The BBC has finally switched off its old desktop site and is now redirecting mobile users away from its .m site to its brand new fully responsive news site.
BBC News’s previous iteration was four years old, and although it regularly broke records for attracting worldwide traffic (64m unique visitors in January 2013) the site has been need of a multi-screen compatible upgrade for some time. In fact since inviting users to trial a beta version of the new site in December, BBC News has seen 65% of its users now accessing the site from tablets and mobiles.
On Monday 23 March at 2pm, BBC News switched off the old site for good and also began redirecting mobile users from its two and a half year-old specific mobile site to this single solution design.
Let’s take a look at the new responsive site and see how it compares to the old one.
Even though you probably don’t need reminding of what the old BBC News website looked like (it has only been a couple of days) let’s take a look at it anyway, being as I was savvy enough to take a screengrab of it before it disappeared into the Wayback Machine forever.
Here’s the homepage…
It was starting to look quite dated, with its blue links, grey boxes, multiple on-page navigation menus and sheer volume of text.
How’s how it looks now…
The first thing you’ll notice is the white space. Although it feels less cluttered, it still manages to fit the same number of news items in the main space as it did before, only in the new version its just the top three stories that have more detailed extracts under the headline.
In BBC News’s own story about the responsive redesign (trending at number one in the Most Popular section for a short time this morning), there’s a comment stating “some users said the design felt empty and too bright”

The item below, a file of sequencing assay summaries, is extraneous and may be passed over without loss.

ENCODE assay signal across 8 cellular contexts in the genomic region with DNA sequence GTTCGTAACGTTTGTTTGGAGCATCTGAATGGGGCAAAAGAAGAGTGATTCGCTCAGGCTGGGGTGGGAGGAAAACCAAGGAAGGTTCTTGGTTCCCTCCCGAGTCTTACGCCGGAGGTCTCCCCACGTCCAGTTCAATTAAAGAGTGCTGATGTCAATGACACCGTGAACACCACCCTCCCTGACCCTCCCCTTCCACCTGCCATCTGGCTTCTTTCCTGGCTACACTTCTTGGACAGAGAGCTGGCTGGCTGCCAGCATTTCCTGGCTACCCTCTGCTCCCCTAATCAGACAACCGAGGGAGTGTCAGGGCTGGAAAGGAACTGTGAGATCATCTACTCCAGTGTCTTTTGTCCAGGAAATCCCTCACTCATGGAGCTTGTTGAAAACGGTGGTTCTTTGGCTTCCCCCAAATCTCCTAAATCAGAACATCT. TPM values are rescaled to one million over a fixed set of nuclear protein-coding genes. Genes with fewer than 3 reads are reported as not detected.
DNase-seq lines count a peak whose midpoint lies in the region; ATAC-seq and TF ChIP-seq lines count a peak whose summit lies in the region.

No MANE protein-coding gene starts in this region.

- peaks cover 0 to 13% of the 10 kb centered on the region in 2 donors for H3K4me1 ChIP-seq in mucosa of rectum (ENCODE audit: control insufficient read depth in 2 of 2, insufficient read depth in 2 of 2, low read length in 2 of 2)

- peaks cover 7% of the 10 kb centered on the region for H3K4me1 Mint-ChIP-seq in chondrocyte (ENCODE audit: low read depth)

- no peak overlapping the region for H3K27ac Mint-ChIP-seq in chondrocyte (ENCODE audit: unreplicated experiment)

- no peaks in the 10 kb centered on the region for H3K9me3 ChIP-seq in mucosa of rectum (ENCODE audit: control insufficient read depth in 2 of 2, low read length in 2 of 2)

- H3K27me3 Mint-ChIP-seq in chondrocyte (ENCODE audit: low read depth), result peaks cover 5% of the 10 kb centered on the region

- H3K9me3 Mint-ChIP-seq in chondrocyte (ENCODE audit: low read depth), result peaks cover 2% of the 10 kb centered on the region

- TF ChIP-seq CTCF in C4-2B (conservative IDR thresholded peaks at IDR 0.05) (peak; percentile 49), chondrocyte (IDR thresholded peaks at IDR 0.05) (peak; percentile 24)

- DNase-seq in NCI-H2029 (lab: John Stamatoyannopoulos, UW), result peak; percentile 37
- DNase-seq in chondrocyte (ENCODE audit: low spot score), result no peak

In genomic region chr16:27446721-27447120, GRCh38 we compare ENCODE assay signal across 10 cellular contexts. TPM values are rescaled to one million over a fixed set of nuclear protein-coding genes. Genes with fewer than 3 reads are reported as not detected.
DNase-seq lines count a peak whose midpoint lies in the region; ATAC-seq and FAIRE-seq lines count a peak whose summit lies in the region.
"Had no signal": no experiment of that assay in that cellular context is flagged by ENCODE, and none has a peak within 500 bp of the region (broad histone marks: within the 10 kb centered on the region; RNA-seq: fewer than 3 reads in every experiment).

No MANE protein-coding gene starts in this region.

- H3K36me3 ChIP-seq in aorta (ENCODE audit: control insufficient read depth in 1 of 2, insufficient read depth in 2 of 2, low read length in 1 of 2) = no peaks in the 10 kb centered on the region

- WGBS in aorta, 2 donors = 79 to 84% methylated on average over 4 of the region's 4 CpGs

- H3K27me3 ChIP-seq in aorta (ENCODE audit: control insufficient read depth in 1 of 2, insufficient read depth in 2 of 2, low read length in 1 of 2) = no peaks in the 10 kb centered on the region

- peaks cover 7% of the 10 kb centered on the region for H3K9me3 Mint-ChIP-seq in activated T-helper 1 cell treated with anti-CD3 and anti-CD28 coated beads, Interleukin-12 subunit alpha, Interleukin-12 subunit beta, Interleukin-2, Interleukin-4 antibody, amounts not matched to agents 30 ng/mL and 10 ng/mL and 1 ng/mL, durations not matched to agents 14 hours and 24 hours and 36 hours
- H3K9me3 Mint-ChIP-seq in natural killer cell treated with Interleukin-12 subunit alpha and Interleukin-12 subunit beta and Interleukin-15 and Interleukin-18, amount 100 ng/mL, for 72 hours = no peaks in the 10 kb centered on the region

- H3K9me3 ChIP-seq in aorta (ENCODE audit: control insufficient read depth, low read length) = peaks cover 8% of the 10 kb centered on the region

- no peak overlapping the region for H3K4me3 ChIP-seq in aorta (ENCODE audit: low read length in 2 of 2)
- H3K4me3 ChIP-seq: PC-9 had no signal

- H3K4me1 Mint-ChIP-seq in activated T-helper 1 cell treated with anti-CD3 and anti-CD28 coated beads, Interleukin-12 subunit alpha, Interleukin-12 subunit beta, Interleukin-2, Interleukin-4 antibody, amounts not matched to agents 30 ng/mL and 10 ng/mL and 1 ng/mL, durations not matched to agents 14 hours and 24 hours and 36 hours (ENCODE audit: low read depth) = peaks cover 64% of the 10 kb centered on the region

Well it’s certainly brighter, which is to its benefit, and the ‘sparseness’ is much more preferable to the tightly packed way the older version’s content was laid-out. This is certainly improvement.
There is a larger focus on video here, with the Watch/Listen section greatly expanded to show a fuller range of clips from current news stories.
There’s more of an emphasis on feedback with a prominent Twitter and Email link, which were absent from the previous incarnation.
At the top of the screen, the main navigation has been cleaned up and made more obvious, with the secondary menu now hidden in the ‘more’ link, which opens up when you click on it.
BBC News has also ditched the news ticker, which personally I always considered a distraction. Instead it brings up a banner whenever a new story breaks, which pins to the bottom of the window and you can dismiss it whenever you choose.
Of course the BBC News website’s most fundamental improvement is in how it adapts to different devices, and it does so very fluidly.
What becomes apparent when looking at this new site on mobile, is how it’s identical to the previous mobile site…
New responsive site (after 2pm):
Old mobile site (before 2pm):
So it seems BBC really did take a mobile-first attitude in designing the new desktop website, it already knew it worked well after testing it as a mobile site first.
One of my favourite touches here is how BBC News has localised the experience for desktop and mobile users.
It’s possible to set your location directly from this large button on the nav…
And then geolocation will pinpoint your exact position to serve you with your very local news.
Overall it’s a great experience, and unlike many other site overhauls, the difference in layout and navigation doesn’t require the user to relearn how to use it, probably because the changes have happened over a longer period of time, incrementally across devices. There is certainly a lot to be said for going for the ‘soft launch’ option.